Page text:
Go anywhere, do anything. The Jeep Wrangler has always been the go-to option for consumers looking to go off-roading. Until the Ford Bronco officially goes on sale in the spring of 2021, that’s going to be the case.
Retaining the same DNA for decades, the 2021 Jeep Wrangler is all about getting dirty. Consumers that don’t expect to go off the tarmac at least once a month should look elsewhere.
Thanks to a standard four-wheel-drive system, a 2.72:1 low range gear, solid axles, a ladder frame, beefy tires, and skid plates, the Wrangler tackles terrain that would beach other utility vehicles.
The two-door body’s overall length of just 166.8 inches and width of 73.8 inches makes it nimble and easy to drive over rough terrain.
If you go off-roading regularly or really want something for difficult rock crawling terrain, the Rubicon trim is the way to go. Over lower trims, it adds a full-time heavy-duty four-wheel-drive system, a 4:1 low transfer case, 33-inch all-terrain tires, an electronic locking differential, an electronic front sway bar disconnect, heavy-duty axles, and rock rails. Together, these make the Wrangler nearly unstoppable.
Iconic design. The overall shape and design of the Wrangler hasn’t changed since it first came out roughly 70 years ago. While its boxy design may seem old-school, it’s all in the name of off-roading. The chunky fender flares, sturdy bumpers, and upright front windshield give the Wrangler a design that can’t be missed.
Beyond it’s iconic look, the boxy design is what makes the SUV so capable. With the rugged Rubicon trim, it boasts 10.8 inches of ground clearance, an approach angle of 44 degrees, a breakover angle of 27.8 degrees, and a departure angle of 37 degrees.
These figures are better than the four-door Jeep Wrangler Unlimited, giving it the edge when it comes to off-roading. Additionally, we think the two-door Wrangler simply looks better.
The Wrangler also gives consumers the ability to do something no others – at least for the time being – can, which is to remove the doors, roof, and windshield. This offers an unparalleled amount of enjoyment when cruising in the summer or when off-roading.
Three stout powertrains. We wouldn’t call the Jeep Wrangler peppy because it certainly isn’t, but it’s plenty capable and does its main task, tackling rough terrain, well.
The majority of Wranglers are fitted with the standard 3.6-liter V6 that produces 285 horsepower. The issue with the standard engine is its 260 pound-feet of torque. This is the only engine that can be equipped with a six-speed manual transmission.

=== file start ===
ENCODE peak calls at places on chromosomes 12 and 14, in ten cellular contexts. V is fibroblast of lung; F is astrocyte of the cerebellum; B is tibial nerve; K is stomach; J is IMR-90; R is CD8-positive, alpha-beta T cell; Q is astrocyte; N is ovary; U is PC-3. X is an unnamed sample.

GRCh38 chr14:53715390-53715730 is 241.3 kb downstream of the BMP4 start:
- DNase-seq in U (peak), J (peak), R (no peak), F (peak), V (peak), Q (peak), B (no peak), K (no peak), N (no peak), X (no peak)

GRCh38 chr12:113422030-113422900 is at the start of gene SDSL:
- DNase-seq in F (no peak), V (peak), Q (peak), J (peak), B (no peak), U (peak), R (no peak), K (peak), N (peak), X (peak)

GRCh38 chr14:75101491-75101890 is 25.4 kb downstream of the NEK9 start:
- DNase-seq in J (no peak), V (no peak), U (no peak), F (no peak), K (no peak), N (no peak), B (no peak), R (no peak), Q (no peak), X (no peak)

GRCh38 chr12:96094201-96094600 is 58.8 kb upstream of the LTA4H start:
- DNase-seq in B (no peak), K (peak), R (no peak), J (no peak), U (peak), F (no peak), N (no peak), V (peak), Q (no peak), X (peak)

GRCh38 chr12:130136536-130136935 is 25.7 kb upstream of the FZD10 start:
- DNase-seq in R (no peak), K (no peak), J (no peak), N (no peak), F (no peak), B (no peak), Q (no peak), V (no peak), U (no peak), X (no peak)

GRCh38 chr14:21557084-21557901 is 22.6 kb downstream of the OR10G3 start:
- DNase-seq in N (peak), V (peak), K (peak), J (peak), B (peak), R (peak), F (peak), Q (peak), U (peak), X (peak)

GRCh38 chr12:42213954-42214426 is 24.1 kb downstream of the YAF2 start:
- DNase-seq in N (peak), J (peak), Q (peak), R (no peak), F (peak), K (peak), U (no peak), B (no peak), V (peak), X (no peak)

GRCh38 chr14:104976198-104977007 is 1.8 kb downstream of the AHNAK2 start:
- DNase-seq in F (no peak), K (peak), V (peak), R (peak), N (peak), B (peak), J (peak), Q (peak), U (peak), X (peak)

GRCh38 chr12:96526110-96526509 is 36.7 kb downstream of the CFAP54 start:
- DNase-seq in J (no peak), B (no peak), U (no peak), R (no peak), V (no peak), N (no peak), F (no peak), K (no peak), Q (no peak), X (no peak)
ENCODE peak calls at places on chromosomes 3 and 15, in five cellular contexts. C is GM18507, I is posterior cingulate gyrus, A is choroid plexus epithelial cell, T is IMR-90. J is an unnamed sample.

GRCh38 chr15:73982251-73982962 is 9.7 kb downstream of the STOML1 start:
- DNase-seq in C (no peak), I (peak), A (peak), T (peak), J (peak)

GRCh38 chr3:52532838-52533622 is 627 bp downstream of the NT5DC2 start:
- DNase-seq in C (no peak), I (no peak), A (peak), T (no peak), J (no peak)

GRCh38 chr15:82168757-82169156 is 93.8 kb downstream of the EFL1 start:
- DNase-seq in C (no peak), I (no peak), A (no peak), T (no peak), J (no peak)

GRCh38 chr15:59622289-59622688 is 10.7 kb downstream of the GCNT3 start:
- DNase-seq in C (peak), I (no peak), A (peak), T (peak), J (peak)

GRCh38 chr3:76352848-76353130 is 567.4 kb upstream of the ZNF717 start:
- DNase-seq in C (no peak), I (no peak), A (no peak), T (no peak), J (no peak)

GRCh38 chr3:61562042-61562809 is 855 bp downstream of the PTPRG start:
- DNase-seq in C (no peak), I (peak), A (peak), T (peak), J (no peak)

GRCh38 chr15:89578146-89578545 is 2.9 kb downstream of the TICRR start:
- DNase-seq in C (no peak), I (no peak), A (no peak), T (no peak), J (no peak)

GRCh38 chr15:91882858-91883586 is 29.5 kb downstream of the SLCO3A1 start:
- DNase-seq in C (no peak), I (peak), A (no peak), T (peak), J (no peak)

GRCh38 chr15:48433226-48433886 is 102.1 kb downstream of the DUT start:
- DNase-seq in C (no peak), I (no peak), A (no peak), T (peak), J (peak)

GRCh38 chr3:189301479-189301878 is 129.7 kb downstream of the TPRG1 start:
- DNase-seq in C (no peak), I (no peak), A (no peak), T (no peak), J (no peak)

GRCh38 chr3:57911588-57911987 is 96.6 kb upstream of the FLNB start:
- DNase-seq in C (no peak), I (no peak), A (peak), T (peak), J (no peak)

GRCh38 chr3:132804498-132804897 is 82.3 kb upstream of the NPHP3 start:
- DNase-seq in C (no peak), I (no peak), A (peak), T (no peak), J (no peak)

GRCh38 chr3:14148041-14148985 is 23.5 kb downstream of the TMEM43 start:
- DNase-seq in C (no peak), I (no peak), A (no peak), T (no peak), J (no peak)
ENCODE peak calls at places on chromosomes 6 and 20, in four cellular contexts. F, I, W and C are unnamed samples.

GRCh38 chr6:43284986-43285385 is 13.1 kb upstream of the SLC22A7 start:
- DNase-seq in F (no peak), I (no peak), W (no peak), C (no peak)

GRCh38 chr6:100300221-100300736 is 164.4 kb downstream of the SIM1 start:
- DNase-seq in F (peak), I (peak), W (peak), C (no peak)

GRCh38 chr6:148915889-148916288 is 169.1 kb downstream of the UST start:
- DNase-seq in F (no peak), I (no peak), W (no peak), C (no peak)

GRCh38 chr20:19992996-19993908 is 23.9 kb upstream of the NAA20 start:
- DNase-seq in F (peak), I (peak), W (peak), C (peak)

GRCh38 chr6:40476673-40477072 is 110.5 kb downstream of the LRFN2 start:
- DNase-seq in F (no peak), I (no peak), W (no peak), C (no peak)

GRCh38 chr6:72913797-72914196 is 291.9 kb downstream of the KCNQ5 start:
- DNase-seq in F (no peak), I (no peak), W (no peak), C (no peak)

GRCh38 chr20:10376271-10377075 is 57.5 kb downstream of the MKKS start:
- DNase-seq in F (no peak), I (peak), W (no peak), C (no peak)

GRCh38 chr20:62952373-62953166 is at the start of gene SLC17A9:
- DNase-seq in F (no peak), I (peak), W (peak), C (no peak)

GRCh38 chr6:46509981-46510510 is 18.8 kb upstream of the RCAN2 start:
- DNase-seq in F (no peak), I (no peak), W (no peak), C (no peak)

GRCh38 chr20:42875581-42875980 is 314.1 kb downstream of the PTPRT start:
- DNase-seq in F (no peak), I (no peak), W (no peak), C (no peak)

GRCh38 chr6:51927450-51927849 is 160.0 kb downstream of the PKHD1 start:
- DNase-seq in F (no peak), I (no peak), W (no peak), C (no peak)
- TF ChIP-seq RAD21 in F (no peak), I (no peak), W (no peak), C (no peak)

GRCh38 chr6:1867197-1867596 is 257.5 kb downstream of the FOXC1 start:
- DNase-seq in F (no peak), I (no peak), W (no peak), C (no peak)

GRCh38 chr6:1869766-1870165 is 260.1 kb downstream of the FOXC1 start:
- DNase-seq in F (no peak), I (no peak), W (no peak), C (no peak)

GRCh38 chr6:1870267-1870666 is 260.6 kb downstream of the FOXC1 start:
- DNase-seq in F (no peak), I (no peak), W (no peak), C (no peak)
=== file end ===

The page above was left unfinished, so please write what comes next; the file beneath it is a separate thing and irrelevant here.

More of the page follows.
A turbocharged 2.0-liter four-cylinder that produces 270 hp and, more importantly, 295 lb-ft of torque is available for an extra $1,500. The four-cylinder engine is well worth the extra money, bringing nearly the same amount of pep on the open road and better fuel economy than the base V6. Unfortunately, the turbo-four is only available with the eight-speed automatic.
Jeep also offers a mild-hybrid version of the V6 engine, though the automaker doesn’t provide power figures for the powertrain. The mild-hybrid system is all about getting better fuel economy figures and is mostly aimed at consumers who plan on using their Wranglers for normal, everyday tasks.
Barely comfortable. If there’s one thing the Wrangler isn’t, it is comfortable. The base Sport trim comes with manual door locks and windows, and those removable body panels make the cabin noisy at all speeds.
The back seats in the two-door Wrangler are tight, too, only offering passengers with 35.7 inches of leg room. Additionally, two-door Wranglers only have 13 cubic feet of cargo space with the rear seats in place and a maximum of 32 cubes.
With its small wheelbase, old-school suspension, and boxy design, the Wrangler is a handful to drive on the road. On tarmac, the two-door Wrangler can feel skittish and difficult to keep in a straight line. You have to be an attentive driver behind the wheel of a Wrangler to constantly make small changes. Large bumps at high speed can rattle it, too.
You won’t get any of the latest safety features as standard on the Wrangler, either. The only thing it comes with is a rearview camera. You can opt for rear parking sensors, blind-spot monitoring, adaptive cruise control, and forward collision warning, but those are all extra.
Final thoughts. In a similar vein to a sports car, the 2021 Jeep Wrangler is built for one thing – off-roading. It’s not nearly as comfortable, versatile, or tech-forward as the other SUVs on the market, but that’s its shtick. You won’t find anything that looks like it or has the same off-roading prowess on the market.
Yes, we could complain about how uncomfortable, expensive, inefficient, cramped, and outdated the Wrangler is, but that’s kind of the whole point. It’s all of those things because it puts off-roading first. If you’re into off-roading, the Wrangler is king – if you’re not, it’s awful.
Up until recently, the two-door Wrangler didn’t have any real competition. Ford changed that when it recently unveiled the all-new Bronco. It comes with turbocharged engines that have more torque, has more tech features, is just as capable off-road, and comes with a seven-speed manual transmission. The Bronco, though, won’t go on sale for a while and is more expensive.
If you’re looking to go upstream, Land Rover sells the two-door Defender 90. It’s more expensive, but far more luxurious, packed with more technology, and can go anywhere the Wrangler can.
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